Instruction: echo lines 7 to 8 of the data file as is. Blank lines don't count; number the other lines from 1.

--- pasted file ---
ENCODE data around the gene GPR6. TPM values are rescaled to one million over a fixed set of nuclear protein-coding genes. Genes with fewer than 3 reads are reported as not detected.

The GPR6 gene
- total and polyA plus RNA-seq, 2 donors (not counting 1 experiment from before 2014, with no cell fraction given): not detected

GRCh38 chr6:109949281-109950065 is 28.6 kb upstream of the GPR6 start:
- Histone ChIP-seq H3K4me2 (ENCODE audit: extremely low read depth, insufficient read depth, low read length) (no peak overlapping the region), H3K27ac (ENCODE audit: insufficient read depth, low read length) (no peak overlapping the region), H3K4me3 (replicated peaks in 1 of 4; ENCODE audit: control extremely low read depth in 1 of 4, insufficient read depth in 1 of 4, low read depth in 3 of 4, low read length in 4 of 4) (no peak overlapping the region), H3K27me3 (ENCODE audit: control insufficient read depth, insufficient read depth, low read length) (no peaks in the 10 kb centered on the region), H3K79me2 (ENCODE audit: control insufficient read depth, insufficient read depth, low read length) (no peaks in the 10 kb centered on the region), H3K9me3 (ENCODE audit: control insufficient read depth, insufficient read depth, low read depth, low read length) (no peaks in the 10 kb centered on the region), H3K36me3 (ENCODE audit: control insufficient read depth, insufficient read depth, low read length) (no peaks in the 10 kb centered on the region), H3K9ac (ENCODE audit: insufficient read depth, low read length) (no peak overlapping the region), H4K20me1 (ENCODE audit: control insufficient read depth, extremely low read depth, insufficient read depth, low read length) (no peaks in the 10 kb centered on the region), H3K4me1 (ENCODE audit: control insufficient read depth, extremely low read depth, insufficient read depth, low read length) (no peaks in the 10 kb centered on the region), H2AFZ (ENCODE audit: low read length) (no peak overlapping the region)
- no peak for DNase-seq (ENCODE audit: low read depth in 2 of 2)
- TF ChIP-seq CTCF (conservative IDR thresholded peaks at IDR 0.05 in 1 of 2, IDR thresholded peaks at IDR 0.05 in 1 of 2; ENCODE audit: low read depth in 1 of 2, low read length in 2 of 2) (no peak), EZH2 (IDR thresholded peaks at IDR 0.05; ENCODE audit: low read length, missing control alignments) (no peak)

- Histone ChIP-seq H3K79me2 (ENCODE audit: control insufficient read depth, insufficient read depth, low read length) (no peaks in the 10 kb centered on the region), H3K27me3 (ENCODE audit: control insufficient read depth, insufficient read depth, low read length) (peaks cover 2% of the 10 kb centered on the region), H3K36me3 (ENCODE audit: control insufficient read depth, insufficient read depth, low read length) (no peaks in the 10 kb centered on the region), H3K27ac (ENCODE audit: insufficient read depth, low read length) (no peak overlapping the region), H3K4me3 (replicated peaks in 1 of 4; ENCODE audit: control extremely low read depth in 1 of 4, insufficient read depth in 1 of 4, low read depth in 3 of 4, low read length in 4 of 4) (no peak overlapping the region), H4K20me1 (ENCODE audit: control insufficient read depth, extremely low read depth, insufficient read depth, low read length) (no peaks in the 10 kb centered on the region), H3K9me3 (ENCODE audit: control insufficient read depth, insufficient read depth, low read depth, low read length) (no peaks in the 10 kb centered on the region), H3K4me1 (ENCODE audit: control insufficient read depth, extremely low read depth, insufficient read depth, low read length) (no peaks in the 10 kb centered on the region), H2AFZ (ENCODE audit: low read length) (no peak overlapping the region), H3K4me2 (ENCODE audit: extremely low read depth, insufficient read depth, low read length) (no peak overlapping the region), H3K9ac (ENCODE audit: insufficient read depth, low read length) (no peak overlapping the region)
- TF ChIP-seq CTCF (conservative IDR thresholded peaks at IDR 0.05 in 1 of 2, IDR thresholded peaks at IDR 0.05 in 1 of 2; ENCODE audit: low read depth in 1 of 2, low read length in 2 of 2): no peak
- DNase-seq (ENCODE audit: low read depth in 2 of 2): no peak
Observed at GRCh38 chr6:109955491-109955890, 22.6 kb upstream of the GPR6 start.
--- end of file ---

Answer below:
- TF ChIP-seq CTCF (conservative IDR thresholded peaks at IDR 0.05 in 1 of 2, IDR thresholded peaks at IDR 0.05 in 1 of 2; ENCODE audit: low read depth in 1 of 2, low read length in 2 of 2) (no peak), EZH2 (IDR thresholded peaks at IDR 0.05; ENCODE audit: low read length, missing control alignments) (no peak)

- Histone ChIP-seq H3K79me2 (ENCODE audit: control insufficient read depth, insufficient read depth, low read length) (no peaks in the 10 kb centered on the region), H3K27me3 (ENCODE audit: control insufficient read depth, insufficient read depth, low read length) (peaks cover 2% of the 10 kb centered on the region), H3K36me3 (ENCODE audit: control insufficient read depth, insufficient read depth, low read length) (no peaks in the 10 kb centered on the region), H3K27ac (ENCODE audit: insufficient read depth, low read length) (no peak overlapping the region), H3K4me3 (replicated peaks in 1 of 4; ENCODE audit: control extremely low read depth in 1 of 4, insufficient read depth in 1 of 4, low read depth in 3 of 4, low read length in 4 of 4) (no peak overlapping the region), H4K20me1 (ENCODE audit: control insufficient read depth, extremely low read depth, insufficient read depth, low read length) (no peaks in the 10 kb centered on the region), H3K9me3 (ENCODE audit: control insufficient read depth, insufficient read depth, low read depth, low read length) (no peaks in the 10 kb centered on the region), H3K4me1 (ENCODE audit: control insufficient read depth, extremely low read depth, insufficient read depth, low read length) (no peaks in the 10 kb centered on the region), H2AFZ (ENCODE audit: low read length) (no peak overlapping the region), H3K4me2 (ENCODE audit: extremely low read depth, insufficient read depth, low read length) (no peak overlapping the region), H3K9ac (ENCODE audit: insufficient read depth, low read length) (no peak overlapping the region)